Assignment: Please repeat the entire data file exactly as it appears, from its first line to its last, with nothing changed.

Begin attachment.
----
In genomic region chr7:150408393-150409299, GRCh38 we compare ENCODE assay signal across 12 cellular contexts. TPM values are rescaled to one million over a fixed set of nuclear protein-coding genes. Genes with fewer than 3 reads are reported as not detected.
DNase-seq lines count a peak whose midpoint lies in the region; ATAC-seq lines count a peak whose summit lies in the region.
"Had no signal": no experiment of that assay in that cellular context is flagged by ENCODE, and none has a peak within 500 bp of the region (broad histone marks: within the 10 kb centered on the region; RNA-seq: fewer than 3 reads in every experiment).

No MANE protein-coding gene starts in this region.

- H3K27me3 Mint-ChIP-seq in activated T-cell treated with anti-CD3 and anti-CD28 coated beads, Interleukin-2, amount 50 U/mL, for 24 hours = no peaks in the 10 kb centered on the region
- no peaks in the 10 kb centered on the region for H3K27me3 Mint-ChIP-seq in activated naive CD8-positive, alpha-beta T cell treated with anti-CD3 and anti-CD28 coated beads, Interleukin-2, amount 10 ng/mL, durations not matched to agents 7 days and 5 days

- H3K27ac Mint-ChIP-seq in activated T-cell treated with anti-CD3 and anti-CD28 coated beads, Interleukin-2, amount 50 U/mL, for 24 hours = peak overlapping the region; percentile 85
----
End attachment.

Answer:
In genomic region chr7:150408393-150409299, GRCh38 we compare ENCODE assay signal across 12 cellular contexts. TPM values are rescaled to one million over a fixed set of nuclear protein-coding genes. Genes with fewer than 3 reads are reported as not detected.
DNase-seq lines count a peak whose midpoint lies in the region; ATAC-seq lines count a peak whose summit lies in the region.
"Had no signal": no experiment of that assay in that cellular context is flagged by ENCODE, and none has a peak within 500 bp of the region (broad histone marks: within the 10 kb centered on the region; RNA-seq: fewer than 3 reads in every experiment).

No MANE protein-coding gene starts in this region.

- H3K27me3 Mint-ChIP-seq in activated T-cell treated with anti-CD3 and anti-CD28 coated beads, Interleukin-2, amount 50 U/mL, for 24 hours = no peaks in the 10 kb centered on the region
- no peaks in the 10 kb centered on the region for H3K27me3 Mint-ChIP-seq in activated naive CD8-positive, alpha-beta T cell treated with anti-CD3 and anti-CD28 coated beads, Interleukin-2, amount 10 ng/mL, durations not matched to agents 7 days and 5 days

- H3K27ac Mint-ChIP-seq in activated T-cell treated with anti-CD3 and anti-CD28 coated beads, Interleukin-2, amount 50 U/mL, for 24 hours = peak overlapping the region; percentile 85